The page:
About the America / Australis / American Star, an old ocean liner (and older sister to the United States) which was being towed to Thailand in early '94, for use as a luxury hotel in the manner of the Queen Mary; but the towlines snapped and she went aground off the Canary Islands (as related at the bottom of this history where there's some thumbnails, including Steve Tacey's amazing aerial photo of the ship breaking up). "The bow section has so far held on, defying the elements to this day" -- as seen in Robert Schenk's photos from an overland excursion to the shipwreck site in 2000. More info courtesy Doug Griffiths.



January 28, 2003
BBC report on the Cox-2 enzyme:
A protein has been discovered which causes cancer cells to self-destruct. US researchers have discovered it destroys up to 70% of cancer cells.
A cure for cancer? Shouldn't this be front-page news?
 

In his Progressive Review, Sam Smith says that

The DC Police Department will flash its patrol car lights all night long under a new order from spin-addicted chief Charles Ramsey. Ramsey picked up the idea during a recent visit to Israel. He believes it will make citizens -- faced with a rising murder rate and questions about the police competence -- feel more comfortable.
Do flashing cop-car lights make YOU feel comfortable?

A Nation of Enablers -- why does the media do this?



January 27, 2003
Excellent Jon Carroll column today: Lies, damned lies and more damned lies.



January 26, 2003
I've always been fond of monowheels -- they seem like a good idea, glad to see that the occasional working design is actually on the road; but what's this about gerbilling?

Today's meme is "astroturf." It refers to orchestrated letter-writing campaigns by brainwashed Republicans with too much time on their hands. Fight back against the killer astroturf!
Newspapers around the country are being deluged with Letters to the Editor expressing support for the Bush agenda. These letters are obviously an orchestrated campaign: they are identical, word for word, except where they are "edited for length".



January 23, 2003
Ornate "False Spider" mite or Peacock mite, which grows on grasses and twigs in Australia -- just one sample of the Mite Image Gallery (a thumbnail page).

Patricia Gayle shot this Gooseberry Jellyfish, capturing the diffraction rainbows -- we saw a whole tank of them at the Montery Aquarium; check theGirl's documentation of our trip. She got some photographs of comb jellies, displaying the same effect, but those spectral glints move -- still pictures don't do this justice.

Somewhere within this fascinating article it describes how Felice Frankel photographed those square drops of water.

Frodo failed.

Recursion!



January 22, 2003
Two from Time magazine: The US Needs to Open Up to the World by Brian Eno, and Look Away, Dixieland -- how the shrub's quietly revived the tradition (his father abandoned) of sending a wreath to the Confederate Memorial every year.
UPDATE: They've retracted that story; apparently the presidential tradition has continued through the past decade also.



January 21, 2003
The Capuchin Catacombs of Palermo -- cree-py!



January 20, 2003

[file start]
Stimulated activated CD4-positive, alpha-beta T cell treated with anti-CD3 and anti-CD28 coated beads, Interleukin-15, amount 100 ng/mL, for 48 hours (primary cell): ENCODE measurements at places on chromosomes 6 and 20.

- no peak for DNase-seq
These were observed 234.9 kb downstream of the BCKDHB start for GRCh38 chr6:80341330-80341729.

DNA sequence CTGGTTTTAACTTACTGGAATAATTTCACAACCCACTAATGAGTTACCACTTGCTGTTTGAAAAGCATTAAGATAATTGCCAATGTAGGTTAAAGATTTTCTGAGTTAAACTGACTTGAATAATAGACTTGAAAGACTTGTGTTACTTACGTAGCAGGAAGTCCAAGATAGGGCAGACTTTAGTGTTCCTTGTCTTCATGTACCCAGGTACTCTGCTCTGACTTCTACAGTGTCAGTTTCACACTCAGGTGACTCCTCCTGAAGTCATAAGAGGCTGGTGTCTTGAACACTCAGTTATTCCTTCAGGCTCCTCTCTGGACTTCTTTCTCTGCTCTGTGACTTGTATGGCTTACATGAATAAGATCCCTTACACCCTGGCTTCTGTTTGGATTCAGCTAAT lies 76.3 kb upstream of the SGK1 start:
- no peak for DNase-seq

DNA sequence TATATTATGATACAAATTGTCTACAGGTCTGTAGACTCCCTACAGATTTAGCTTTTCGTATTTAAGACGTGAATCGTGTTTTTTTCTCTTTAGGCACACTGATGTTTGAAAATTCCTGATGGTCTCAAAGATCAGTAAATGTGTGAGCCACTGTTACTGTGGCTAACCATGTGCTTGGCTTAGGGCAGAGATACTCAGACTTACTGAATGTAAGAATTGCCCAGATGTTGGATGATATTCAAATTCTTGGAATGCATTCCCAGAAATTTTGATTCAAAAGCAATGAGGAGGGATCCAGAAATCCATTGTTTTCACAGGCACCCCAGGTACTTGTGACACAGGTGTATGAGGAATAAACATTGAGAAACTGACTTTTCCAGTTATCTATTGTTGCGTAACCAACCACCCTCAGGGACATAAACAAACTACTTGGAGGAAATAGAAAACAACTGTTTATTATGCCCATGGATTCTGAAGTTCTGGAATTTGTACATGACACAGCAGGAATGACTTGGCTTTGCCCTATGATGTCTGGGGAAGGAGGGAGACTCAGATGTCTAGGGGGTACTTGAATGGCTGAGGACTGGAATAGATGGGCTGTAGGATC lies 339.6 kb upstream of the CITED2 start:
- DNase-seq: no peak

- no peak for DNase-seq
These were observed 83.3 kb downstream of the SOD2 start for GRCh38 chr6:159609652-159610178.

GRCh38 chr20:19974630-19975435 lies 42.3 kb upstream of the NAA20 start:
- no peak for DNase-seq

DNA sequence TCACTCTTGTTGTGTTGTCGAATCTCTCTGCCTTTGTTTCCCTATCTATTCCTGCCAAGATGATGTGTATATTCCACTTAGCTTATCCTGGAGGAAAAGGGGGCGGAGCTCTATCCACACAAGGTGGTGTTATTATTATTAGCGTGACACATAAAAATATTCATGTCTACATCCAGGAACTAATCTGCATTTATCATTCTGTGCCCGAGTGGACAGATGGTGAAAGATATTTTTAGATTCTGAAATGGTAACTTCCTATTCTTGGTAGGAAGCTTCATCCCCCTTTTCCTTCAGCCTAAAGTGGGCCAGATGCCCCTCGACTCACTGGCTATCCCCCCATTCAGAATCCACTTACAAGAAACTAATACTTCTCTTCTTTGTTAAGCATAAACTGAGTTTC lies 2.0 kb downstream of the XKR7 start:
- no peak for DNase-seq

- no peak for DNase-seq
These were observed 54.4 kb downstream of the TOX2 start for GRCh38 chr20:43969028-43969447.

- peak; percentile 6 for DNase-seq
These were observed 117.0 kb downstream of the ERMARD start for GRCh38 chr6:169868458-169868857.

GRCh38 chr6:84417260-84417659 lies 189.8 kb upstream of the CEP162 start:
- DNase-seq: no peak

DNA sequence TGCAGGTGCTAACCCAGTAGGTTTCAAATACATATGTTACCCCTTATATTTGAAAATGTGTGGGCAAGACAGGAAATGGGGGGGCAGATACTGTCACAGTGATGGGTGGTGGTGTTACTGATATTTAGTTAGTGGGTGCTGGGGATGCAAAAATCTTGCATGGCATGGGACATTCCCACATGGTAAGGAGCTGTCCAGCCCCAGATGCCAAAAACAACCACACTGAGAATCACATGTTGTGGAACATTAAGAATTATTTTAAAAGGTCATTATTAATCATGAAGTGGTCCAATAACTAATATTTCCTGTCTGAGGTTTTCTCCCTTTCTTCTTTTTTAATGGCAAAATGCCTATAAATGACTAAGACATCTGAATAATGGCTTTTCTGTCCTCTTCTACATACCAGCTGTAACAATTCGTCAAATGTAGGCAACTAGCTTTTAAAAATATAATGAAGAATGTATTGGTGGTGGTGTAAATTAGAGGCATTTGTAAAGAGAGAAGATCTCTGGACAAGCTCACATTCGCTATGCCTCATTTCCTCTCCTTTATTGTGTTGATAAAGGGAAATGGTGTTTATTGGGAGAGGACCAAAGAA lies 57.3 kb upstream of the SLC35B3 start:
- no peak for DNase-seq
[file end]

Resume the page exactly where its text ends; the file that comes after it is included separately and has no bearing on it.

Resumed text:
Attacking Iraq:
Naturally I'm against it, for rational reasons, not merely 'cause I'm a peacenik. What's that two-bit dictatorship ever done to us? I mean, really. (For that same reason, I was also against our previous campaign there.) The obfusciation campaign isn't working, the 9-11 kamikaze attackers were from Saudi Arabia and Egypt, not Iraq. Nor am I alone, in my objection, as evidenced by the weekend's demonstrations. Here's another voice of reason, from the 'other side of the aisle' -- some Republicans posted a full pager in the Wall Street Journal (reprinted as a .pdf file):
The candidate we supported in 2000 promised a more humble nation in our dealings with the world. We gave him our votes and our campaign contributions. That candidate was [the shrub]. We feel betrayed. We want our money back. We want our country back.
Boy I'll say.

Regarding our military capability, James Fallows is hosting a riveting email dialog in The Atlantic called "The American Way of War" (part one, and part two, which was just posted). Donald Vandergriff's perspective is fascinating:

What we have demonstrated is that because we have a lot of money -- resources and firepower -- we can overcome an enemy that does not fight on a second-generation level as we do. But I believe that, should we face a resolute enemy in open combat, the results would be catastrophic (Bunker Hill, Bull Run, Kasserine Pass, Task Force Smith, Vietnam, Somalia). Our inability to wage fourth-generation warfare (non-conventional, non-linear) prevents decisive victories or creates stalemates, such as what occurred in Desert Storm, when 65 percent of the Republican Guard got away (to put down revolts weeks later).

Also in The Atlantic, but totally unrelated: The Track to Modernity -- how the railroads standardized time in America.



January 19, 2003
I thought the Korean News Service was the only North Korean online presence, but now the country has an Official Page. There's no actual internet connectivity inside the Democratic Peoples Republic, so the URL of the former indicates a hosting location somewhere in Japan; while according to Slate, the latter's source is Spain. They're full of that archaic 'imperialist running dog'-type of propaganda-language we stopped hearing after the Vietnam war. For some communist ostalgia fun check the Yugoslavian Tito's Home Page.